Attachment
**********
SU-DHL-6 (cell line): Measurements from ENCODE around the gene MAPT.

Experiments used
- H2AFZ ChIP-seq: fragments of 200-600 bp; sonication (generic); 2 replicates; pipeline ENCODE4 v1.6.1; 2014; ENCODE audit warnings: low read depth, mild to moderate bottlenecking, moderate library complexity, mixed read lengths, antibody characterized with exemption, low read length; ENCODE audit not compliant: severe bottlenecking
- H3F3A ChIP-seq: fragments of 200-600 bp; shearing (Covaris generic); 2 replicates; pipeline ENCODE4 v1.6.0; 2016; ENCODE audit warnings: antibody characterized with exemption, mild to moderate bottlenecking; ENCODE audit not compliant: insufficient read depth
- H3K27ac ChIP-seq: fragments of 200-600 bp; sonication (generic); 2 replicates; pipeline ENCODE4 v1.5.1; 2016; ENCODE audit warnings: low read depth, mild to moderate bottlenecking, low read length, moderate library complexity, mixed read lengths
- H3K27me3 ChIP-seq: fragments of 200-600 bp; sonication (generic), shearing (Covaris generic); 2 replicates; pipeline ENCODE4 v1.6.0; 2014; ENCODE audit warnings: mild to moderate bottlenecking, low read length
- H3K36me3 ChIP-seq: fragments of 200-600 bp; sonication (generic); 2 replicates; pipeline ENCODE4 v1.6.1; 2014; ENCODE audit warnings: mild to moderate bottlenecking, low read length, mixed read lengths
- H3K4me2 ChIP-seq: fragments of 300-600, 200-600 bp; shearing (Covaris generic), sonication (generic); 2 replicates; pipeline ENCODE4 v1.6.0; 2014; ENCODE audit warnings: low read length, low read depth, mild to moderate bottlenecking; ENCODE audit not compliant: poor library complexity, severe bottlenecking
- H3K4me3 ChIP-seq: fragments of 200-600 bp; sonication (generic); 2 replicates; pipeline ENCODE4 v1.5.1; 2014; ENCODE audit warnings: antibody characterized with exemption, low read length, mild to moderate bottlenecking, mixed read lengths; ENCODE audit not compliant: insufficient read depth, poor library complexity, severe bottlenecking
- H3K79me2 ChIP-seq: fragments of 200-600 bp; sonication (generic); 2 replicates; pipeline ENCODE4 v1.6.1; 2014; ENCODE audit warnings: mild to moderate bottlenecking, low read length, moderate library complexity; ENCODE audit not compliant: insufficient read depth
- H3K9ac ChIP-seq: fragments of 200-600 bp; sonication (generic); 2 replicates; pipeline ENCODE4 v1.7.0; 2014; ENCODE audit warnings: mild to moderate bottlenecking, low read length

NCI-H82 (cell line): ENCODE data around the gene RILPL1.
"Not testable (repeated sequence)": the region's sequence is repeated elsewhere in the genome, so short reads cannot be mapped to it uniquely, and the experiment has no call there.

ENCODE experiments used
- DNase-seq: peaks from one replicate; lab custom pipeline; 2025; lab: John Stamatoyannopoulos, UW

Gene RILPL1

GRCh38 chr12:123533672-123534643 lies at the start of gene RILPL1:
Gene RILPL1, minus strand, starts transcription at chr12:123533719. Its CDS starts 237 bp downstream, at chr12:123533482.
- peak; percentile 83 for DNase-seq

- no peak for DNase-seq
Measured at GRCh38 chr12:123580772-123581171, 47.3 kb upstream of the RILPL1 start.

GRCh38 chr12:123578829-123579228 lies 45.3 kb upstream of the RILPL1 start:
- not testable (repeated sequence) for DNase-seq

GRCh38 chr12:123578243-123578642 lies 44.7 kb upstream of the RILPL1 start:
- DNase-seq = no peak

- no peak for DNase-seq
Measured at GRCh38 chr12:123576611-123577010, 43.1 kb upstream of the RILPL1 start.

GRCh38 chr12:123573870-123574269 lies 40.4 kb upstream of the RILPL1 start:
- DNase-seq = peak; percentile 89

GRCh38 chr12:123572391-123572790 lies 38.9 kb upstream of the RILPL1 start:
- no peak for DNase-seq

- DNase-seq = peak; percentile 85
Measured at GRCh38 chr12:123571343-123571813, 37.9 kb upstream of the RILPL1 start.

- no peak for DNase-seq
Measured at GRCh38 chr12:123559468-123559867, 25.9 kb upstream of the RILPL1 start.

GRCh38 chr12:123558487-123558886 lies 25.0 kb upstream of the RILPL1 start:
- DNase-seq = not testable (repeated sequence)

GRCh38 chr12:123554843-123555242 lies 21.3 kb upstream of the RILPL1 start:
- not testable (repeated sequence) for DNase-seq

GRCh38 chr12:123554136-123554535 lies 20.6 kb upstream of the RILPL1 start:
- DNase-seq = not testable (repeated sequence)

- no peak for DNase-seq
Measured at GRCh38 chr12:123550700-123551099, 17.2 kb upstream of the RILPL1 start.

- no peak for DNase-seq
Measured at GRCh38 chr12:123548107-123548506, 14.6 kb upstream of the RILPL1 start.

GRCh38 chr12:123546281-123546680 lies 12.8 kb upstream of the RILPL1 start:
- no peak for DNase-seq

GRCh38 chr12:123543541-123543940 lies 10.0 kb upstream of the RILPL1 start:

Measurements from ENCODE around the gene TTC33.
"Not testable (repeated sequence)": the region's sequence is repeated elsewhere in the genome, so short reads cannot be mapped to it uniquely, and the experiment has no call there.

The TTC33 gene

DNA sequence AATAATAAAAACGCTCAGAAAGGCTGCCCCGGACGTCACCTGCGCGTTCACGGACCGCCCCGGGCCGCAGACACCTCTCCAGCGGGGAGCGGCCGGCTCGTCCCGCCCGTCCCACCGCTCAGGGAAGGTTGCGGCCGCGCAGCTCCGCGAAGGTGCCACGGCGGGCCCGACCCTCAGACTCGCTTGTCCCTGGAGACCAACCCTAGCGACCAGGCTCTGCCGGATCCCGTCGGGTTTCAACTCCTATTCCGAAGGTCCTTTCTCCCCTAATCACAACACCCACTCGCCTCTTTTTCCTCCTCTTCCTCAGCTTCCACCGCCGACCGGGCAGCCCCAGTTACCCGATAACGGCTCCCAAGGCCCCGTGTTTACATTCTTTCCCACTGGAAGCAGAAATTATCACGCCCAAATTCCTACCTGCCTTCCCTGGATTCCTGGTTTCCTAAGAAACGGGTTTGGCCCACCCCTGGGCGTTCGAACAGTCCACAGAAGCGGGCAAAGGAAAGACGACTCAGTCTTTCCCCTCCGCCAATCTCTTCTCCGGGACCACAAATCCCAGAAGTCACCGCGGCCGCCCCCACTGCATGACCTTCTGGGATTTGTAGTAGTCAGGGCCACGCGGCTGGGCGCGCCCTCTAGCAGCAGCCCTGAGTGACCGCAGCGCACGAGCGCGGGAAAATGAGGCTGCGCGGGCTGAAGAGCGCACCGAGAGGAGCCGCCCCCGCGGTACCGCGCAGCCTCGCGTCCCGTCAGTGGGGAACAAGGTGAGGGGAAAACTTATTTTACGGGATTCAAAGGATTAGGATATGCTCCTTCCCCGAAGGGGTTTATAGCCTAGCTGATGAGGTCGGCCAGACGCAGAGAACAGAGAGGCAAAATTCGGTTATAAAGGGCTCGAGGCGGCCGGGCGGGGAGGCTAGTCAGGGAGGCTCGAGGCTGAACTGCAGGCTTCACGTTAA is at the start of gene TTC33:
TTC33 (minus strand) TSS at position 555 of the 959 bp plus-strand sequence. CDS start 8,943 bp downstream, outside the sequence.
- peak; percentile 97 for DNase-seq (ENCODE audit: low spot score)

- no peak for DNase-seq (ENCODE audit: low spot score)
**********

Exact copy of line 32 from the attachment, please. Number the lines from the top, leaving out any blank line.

- DNase-seq = peak; percentile 85